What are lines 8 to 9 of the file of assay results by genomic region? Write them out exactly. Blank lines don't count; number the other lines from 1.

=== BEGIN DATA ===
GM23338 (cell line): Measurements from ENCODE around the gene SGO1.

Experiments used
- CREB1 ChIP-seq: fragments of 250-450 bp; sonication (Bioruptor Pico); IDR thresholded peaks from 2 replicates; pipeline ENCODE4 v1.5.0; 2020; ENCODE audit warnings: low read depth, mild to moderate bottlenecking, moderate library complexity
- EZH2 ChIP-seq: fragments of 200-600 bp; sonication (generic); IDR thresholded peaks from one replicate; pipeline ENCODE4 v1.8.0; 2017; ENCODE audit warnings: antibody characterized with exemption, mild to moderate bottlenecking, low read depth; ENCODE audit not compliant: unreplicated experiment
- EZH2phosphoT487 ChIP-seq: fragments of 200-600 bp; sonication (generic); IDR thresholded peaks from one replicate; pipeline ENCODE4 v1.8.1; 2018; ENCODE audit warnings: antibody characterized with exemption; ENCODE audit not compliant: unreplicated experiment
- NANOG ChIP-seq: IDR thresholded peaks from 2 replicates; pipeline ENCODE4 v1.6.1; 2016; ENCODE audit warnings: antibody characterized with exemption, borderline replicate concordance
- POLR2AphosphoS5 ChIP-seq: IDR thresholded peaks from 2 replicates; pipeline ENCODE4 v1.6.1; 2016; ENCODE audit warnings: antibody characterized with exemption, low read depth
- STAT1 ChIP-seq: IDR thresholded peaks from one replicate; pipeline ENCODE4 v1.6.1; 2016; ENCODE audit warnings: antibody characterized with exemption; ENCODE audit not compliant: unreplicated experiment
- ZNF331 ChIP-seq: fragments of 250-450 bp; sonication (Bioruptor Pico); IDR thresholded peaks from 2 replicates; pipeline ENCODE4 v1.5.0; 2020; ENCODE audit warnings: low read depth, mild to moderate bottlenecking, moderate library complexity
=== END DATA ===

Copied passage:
- STAT1 ChIP-seq: IDR thresholded peaks from one replicate; pipeline ENCODE4 v1.6.1; 2016; ENCODE audit warnings: antibody characterized with exemption; ENCODE audit not compliant: unreplicated experiment
- ZNF331 ChIP-seq: fragments of 250-450 bp; sonication (Bioruptor Pico); IDR thresholded peaks from 2 replicates; pipeline ENCODE4 v1.5.0; 2020; ENCODE audit warnings: low read depth, mild to moderate bottlenecking, moderate library complexity